If you thought the last the cell phone I reviewed, the Android or Windows Phone, it doesn't have a keyboard or a touch screen, and the camera is just a 1-megapixel job. Now I know that right now you're asking yourself, "Is this some ancient CNET review from 2003 that I'm seeing by mistake?" Good question, indeed, but you're seeing an honest review from 2012. As basic as it is, the Verge was born just in October, the same month as flagship smartphones like the
With its exceedingly basic candy bar design, the Verge could be a phone you found buried in your junk drawer. Sure, such a handset served you well a decade ago, but you've long switched to a smartphone and now have no use for such a relic. All understandable, but there is something to be said for such simplicity. You could hand the Verge to anyone and they'd know how to use it immediately. The rectangular shape fits nicely in your hand and the dimensions (4.57 inches long by 2.1 inches wide by 0.49 inch deep) are comfortable. It wasn't so small that it got lost in a bag and I barely noticed it was in my pocket. The plastic shell gives it a flimsy feel, though. This is not a device you'd want to bang around.
The 2.4-inch QVGA TFT display has a 320x240-pixel resolution. Yes, that's almost nothing, but it's full-color and you can control the brightness and the backlighting duration. And just like the old days, you even can change the clock style and write a personalized banner. The icon- and list-based menus are familiar and easy to use and you can add weather and calendar widgets to the home screen. There's also a shortcut tray that you can fill with up to nine preselected MetroPCS apps. It's a nice touch on such a basic device even if it doesn't pull in features that I'm aching to use.
The navigation array is spacious and well designed. There's a square toggle with a central OK button, two soft keys, a speakerphone shortcut, a Back key, and the Talk and End/power buttons. All controls are raised so you can use them by feel. I also like the alphanumeric keyboard below. There are individual buttons, instead of one big block of keys, and there's enough space to text quickly. Of course, that's assuming you remember how to use T9 predictive typing.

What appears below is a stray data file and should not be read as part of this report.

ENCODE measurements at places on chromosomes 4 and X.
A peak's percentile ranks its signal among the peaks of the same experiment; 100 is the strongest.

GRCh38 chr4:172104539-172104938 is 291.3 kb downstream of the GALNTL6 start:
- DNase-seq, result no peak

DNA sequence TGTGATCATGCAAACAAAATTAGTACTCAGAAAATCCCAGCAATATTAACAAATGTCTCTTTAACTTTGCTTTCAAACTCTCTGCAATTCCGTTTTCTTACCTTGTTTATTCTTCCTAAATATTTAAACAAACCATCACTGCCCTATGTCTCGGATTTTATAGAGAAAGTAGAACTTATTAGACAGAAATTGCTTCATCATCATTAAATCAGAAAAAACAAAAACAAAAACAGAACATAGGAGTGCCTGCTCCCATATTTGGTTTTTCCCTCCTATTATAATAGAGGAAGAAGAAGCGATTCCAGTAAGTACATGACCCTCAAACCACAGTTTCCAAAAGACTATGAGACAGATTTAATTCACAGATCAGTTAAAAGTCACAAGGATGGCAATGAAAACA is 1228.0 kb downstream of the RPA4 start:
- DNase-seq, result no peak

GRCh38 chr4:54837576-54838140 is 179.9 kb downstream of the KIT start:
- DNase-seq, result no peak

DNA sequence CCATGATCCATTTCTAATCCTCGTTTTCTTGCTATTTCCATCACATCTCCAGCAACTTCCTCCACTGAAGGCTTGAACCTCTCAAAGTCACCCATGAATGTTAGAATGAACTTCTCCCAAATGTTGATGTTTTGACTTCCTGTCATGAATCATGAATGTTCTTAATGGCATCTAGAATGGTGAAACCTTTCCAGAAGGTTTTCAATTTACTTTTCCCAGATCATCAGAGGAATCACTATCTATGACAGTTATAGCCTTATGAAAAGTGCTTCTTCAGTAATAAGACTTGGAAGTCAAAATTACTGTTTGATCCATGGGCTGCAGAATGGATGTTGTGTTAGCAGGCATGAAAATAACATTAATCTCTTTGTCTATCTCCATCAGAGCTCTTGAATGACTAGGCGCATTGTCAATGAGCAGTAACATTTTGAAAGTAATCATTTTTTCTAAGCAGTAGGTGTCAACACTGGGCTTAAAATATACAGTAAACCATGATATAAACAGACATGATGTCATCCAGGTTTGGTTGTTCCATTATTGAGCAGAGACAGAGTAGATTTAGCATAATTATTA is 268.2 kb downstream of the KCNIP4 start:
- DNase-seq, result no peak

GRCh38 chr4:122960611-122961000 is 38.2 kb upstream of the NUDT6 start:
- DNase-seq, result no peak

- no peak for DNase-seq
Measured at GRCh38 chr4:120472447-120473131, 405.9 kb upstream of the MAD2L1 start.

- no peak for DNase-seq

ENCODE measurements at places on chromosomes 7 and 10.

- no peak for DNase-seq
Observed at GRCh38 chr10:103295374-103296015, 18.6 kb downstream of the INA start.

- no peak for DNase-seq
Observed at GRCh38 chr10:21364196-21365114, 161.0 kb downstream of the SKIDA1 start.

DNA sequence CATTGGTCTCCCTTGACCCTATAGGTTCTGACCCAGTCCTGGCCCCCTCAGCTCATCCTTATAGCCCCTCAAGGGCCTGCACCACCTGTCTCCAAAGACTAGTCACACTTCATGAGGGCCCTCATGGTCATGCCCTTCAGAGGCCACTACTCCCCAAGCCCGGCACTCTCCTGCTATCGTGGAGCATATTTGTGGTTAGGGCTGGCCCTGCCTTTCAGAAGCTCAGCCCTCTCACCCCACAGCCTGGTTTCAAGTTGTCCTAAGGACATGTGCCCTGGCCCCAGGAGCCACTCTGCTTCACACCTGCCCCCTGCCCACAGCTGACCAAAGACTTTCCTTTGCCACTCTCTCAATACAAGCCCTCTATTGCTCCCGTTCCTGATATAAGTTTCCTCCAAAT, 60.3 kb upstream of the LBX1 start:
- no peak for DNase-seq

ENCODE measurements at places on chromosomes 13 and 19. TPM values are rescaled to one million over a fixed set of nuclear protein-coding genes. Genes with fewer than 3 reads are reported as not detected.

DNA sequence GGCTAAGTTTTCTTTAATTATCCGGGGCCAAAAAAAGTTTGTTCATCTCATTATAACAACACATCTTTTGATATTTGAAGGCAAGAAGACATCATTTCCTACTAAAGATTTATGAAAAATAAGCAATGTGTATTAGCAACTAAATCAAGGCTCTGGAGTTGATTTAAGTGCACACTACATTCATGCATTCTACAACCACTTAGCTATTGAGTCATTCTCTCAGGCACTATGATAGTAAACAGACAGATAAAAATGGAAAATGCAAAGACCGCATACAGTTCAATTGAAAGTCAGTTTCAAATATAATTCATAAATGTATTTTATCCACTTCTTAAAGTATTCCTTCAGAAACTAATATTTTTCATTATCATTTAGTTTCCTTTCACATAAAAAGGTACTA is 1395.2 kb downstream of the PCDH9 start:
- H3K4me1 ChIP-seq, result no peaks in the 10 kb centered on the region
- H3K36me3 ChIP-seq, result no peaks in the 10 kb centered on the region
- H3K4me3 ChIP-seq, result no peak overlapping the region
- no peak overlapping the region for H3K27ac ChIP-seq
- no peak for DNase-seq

Finishing up the Verge's exterior are the volume rocker and Micro-USB/charger port on the left spine. The rocker is large and easy to use without removing the phone from your ear. Around back you'll find the camera lens and a single speaker, and up top is a 3.5mm headset jack.
As I mentioned, there's not much about the Verge's feature set that's interesting. The phone book holds 1,000 contacts with each entry having space for multiple phone numbers (and a fax number!), an e-mail address, and a URL. You can save contacts to groups and pair them with a ringtone and a photo. Interestingly, if you don't assign a photo, a stock avatar of a faceless guy in a blue suit will appear on your caller ID.
Other basic features include a stopwatch, a world clock, a calculator, a voice recorder, Bluetooth 2.1, a notepad, and the aforementioned weather and calendar apps. For written communication, the Verge has threaded text and multimedia messaging and e-mail through MetroPCS' portal.
There's a separate app that you'll have to install that gives access to Facebook and Facebook messaging, GTalk, and instant messaging through AOL, Windows Live, and Yahoo. I guess it's nice that the app is there, but I'd avoid using it at all costs. Not only will you have to suffer through a slow data connection to use the Web-based app (while paying any data fees), but also typing is maddening on the alphanumeric keypad.
The camera maxes out at a 1-megapixel resolution. As you'd expect, features are pretty limited. There's a multishot mode, a self timer, four frames, three color effects, a night mode, and an adjustable white balance. That almost covers the basics except for a digital zoom and a brightness meter. The Verge does not shoot video and it lacks a flash.